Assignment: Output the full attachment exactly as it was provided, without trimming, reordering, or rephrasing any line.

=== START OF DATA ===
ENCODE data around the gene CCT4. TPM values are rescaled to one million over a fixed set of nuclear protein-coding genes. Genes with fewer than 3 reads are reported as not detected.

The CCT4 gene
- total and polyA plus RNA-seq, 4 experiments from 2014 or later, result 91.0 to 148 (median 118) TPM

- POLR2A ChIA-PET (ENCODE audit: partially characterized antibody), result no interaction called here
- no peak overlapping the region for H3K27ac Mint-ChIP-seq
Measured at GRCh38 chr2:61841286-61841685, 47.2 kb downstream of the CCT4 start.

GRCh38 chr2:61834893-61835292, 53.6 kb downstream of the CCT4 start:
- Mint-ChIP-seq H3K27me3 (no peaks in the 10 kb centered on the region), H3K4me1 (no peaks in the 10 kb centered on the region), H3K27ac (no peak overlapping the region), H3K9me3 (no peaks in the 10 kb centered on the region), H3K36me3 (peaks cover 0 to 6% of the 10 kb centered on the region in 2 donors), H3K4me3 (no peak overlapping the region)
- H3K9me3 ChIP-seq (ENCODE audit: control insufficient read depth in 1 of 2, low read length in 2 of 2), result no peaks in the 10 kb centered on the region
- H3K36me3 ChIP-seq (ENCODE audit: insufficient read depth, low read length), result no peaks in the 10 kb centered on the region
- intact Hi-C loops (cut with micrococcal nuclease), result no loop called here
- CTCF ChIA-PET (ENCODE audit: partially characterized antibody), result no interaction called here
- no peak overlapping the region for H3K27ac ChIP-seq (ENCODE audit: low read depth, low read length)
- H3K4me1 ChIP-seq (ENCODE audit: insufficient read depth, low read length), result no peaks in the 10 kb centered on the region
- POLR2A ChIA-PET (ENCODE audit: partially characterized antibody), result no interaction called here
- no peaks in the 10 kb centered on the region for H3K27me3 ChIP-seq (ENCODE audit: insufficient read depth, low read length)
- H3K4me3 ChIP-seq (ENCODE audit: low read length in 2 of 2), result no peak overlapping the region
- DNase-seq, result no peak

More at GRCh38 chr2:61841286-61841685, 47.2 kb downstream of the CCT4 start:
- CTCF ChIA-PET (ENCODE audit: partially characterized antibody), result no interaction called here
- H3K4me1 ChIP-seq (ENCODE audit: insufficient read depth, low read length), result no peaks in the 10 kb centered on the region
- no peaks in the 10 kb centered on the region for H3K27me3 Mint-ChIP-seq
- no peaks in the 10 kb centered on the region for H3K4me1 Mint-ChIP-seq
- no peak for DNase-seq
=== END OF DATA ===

ENCODE data around the gene CCT4. TPM values are rescaled to one million over a fixed set of nuclear protein-coding genes. Genes with fewer than 3 reads are reported as not detected.

The CCT4 gene
- total and polyA plus RNA-seq, 4 experiments from 2014 or later, result 91.0 to 148 (median 118) TPM

- POLR2A ChIA-PET (ENCODE audit: partially characterized antibody), result no interaction called here
- no peak overlapping the region for H3K27ac Mint-ChIP-seq
Measured at GRCh38 chr2:61841286-61841685, 47.2 kb downstream of the CCT4 start.

GRCh38 chr2:61834893-61835292, 53.6 kb downstream of the CCT4 start:
- Mint-ChIP-seq H3K27me3 (no peaks in the 10 kb centered on the region), H3K4me1 (no peaks in the 10 kb centered on the region), H3K27ac (no peak overlapping the region), H3K9me3 (no peaks in the 10 kb centered on the region), H3K36me3 (peaks cover 0 to 6% of the 10 kb centered on the region in 2 donors), H3K4me3 (no peak overlapping the region)
- H3K9me3 ChIP-seq (ENCODE audit: control insufficient read depth in 1 of 2, low read length in 2 of 2), result no peaks in the 10 kb centered on the region
- H3K36me3 ChIP-seq (ENCODE audit: insufficient read depth, low read length), result no peaks in the 10 kb centered on the region
- intact Hi-C loops (cut with micrococcal nuclease), result no loop called here
- CTCF ChIA-PET (ENCODE audit: partially characterized antibody), result no interaction called here
- no peak overlapping the region for H3K27ac ChIP-seq (ENCODE audit: low read depth, low read length)
- H3K4me1 ChIP-seq (ENCODE audit: insufficient read depth, low read length), result no peaks in the 10 kb centered on the region
- POLR2A ChIA-PET (ENCODE audit: partially characterized antibody), result no interaction called here
- no peaks in the 10 kb centered on the region for H3K27me3 ChIP-seq (ENCODE audit: insufficient read depth, low read length)
- H3K4me3 ChIP-seq (ENCODE audit: low read length in 2 of 2), result no peak overlapping the region
- DNase-seq, result no peak

More at GRCh38 chr2:61841286-61841685, 47.2 kb downstream of the CCT4 start:
- CTCF ChIA-PET (ENCODE audit: partially characterized antibody), result no interaction called here
- H3K4me1 ChIP-seq (ENCODE audit: insufficient read depth, low read length), result no peaks in the 10 kb centered on the region
- no peaks in the 10 kb centered on the region for H3K27me3 Mint-ChIP-seq
- no peaks in the 10 kb centered on the region for H3K4me1 Mint-ChIP-seq
- no peak for DNase-seq